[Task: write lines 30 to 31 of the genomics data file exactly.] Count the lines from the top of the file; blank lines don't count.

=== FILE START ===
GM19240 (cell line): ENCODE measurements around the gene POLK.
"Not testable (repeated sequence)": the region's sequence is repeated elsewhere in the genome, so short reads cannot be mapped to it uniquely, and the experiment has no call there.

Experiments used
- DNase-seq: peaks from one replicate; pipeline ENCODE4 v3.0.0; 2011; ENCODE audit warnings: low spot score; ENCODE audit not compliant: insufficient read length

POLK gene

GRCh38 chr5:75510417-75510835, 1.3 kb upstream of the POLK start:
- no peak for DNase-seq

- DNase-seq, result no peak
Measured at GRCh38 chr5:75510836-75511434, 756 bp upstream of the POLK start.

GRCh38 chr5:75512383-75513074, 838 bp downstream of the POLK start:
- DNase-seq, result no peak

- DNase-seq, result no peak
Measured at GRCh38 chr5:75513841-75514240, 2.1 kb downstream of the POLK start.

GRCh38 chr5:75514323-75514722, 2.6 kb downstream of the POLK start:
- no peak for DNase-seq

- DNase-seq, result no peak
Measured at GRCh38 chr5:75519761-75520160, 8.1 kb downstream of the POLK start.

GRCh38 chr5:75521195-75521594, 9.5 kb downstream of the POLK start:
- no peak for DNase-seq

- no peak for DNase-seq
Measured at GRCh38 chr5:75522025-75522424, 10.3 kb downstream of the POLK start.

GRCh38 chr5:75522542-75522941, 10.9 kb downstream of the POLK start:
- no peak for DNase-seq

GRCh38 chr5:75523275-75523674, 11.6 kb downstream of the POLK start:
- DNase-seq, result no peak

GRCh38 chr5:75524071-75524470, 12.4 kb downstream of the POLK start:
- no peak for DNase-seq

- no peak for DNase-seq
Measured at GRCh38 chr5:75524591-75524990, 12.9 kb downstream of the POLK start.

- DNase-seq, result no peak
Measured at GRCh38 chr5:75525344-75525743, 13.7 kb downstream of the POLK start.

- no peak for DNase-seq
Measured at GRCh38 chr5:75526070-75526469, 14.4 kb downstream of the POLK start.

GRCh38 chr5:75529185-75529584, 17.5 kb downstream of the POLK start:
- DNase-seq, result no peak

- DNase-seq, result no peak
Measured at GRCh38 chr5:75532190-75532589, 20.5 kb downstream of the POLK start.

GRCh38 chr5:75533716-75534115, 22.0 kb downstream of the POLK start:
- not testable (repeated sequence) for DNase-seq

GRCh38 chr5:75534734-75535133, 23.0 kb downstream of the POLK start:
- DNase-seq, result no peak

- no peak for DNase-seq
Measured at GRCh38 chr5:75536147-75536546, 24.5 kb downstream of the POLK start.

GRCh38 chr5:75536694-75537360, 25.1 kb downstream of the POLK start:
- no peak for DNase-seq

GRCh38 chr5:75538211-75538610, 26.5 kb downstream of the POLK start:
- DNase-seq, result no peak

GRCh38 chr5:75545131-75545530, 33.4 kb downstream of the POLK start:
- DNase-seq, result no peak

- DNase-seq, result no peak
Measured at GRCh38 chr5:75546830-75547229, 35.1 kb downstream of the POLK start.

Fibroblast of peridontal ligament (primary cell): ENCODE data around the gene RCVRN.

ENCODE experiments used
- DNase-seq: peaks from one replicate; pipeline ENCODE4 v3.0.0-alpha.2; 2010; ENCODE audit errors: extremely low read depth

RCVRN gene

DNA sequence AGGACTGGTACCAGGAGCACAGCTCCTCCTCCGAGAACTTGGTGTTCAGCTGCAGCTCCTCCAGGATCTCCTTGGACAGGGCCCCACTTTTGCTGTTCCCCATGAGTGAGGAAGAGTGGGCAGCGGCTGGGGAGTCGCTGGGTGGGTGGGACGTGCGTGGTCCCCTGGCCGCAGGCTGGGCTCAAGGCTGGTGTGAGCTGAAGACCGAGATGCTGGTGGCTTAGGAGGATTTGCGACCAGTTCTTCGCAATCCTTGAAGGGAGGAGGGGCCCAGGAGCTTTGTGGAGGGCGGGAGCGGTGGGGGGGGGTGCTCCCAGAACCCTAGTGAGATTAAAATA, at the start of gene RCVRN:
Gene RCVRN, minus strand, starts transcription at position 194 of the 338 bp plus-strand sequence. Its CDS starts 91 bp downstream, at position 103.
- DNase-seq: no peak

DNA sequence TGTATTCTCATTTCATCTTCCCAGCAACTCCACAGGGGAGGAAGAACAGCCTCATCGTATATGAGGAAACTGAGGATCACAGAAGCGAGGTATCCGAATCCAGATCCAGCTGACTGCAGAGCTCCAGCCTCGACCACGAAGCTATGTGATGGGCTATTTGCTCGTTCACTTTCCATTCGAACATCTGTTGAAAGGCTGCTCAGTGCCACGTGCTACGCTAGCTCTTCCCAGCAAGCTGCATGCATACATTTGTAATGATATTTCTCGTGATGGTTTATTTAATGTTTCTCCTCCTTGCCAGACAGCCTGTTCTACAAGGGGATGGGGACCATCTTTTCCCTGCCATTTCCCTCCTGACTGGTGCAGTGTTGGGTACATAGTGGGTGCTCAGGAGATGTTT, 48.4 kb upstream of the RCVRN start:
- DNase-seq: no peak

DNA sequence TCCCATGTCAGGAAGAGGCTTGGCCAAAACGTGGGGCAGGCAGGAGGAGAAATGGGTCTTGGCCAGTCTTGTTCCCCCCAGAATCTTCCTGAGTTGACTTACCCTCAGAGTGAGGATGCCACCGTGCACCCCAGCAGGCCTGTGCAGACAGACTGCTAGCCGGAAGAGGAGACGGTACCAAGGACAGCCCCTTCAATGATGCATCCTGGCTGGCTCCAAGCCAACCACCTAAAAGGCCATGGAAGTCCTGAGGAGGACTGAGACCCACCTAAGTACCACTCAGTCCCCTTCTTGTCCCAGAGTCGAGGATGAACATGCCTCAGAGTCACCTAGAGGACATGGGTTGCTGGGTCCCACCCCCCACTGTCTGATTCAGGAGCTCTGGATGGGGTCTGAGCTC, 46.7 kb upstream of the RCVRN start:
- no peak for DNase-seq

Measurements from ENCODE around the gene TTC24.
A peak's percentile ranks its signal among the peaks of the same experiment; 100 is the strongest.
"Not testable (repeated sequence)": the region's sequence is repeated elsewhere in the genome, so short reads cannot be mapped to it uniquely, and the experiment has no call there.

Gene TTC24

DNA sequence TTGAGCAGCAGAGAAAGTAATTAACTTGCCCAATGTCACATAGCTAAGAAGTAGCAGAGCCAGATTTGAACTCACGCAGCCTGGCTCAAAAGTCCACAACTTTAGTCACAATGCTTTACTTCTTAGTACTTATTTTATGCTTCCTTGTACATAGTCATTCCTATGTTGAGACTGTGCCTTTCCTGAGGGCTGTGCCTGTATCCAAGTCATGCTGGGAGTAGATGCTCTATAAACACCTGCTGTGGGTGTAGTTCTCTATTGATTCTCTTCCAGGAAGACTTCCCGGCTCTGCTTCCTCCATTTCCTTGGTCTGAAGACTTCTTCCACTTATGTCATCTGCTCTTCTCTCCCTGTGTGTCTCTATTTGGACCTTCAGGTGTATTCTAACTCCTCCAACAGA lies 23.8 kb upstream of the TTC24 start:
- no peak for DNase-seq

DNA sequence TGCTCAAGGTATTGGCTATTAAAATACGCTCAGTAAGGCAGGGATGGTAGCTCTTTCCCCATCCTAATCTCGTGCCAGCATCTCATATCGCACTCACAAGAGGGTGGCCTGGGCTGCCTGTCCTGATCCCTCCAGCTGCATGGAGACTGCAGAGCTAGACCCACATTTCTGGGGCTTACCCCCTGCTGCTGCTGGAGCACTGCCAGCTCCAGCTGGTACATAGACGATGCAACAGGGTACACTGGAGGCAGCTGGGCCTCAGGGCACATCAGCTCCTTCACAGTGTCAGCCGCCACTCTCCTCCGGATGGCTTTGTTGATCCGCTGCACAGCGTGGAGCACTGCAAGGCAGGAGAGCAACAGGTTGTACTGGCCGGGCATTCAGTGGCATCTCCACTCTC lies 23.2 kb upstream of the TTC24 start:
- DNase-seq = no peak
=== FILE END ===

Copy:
- DNase-seq, result no peak
Measured at GRCh38 chr5:75525344-75525743, 13.7 kb downstream of the POLK start.